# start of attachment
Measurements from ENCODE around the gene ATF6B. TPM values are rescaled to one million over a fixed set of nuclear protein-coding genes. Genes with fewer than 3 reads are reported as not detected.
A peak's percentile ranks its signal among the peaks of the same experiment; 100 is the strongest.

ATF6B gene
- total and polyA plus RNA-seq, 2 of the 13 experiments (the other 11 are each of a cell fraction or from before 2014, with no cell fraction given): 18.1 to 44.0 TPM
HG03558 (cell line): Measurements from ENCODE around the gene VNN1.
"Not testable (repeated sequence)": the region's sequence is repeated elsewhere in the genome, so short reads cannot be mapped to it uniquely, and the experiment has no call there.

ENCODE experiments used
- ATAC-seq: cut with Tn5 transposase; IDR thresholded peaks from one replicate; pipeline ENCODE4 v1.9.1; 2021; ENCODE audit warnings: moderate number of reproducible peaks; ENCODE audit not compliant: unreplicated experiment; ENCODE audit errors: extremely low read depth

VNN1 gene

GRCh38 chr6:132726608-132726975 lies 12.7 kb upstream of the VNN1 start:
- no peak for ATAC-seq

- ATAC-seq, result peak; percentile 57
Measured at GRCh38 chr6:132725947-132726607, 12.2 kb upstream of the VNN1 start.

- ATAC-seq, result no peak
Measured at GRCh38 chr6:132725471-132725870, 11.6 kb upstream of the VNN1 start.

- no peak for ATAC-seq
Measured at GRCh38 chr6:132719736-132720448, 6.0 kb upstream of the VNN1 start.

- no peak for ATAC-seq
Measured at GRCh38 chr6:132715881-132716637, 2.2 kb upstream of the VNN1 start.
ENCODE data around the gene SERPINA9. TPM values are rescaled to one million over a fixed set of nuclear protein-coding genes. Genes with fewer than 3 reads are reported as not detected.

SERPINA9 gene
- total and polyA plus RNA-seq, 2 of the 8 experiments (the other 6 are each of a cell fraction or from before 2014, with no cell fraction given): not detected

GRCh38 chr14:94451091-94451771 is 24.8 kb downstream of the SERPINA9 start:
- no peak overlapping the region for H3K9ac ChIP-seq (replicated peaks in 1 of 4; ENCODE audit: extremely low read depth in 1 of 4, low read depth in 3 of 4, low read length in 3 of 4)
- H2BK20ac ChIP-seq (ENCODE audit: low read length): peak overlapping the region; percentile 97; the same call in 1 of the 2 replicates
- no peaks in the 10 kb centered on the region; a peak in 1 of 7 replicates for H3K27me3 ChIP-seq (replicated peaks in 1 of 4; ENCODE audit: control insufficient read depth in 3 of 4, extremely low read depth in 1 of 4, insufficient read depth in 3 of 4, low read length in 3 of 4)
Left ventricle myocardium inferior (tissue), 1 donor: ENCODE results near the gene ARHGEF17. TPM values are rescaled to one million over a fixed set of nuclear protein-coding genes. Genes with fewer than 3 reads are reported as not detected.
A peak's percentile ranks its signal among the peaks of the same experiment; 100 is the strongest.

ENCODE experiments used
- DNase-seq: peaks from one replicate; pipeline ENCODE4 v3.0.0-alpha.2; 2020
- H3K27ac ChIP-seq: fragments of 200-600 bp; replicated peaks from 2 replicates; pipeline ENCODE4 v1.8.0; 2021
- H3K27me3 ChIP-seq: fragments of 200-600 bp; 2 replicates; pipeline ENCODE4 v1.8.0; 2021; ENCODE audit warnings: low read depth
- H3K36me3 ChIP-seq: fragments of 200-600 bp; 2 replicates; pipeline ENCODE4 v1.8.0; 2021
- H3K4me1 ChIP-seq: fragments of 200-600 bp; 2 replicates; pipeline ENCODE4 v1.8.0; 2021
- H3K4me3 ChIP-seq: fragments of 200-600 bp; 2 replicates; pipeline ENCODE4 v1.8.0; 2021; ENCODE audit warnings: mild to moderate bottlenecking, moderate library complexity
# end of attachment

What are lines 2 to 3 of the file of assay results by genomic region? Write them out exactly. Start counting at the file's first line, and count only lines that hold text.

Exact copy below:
A peak's percentile ranks its signal among the peaks of the same experiment; 100 is the strongest.

ATF6B gene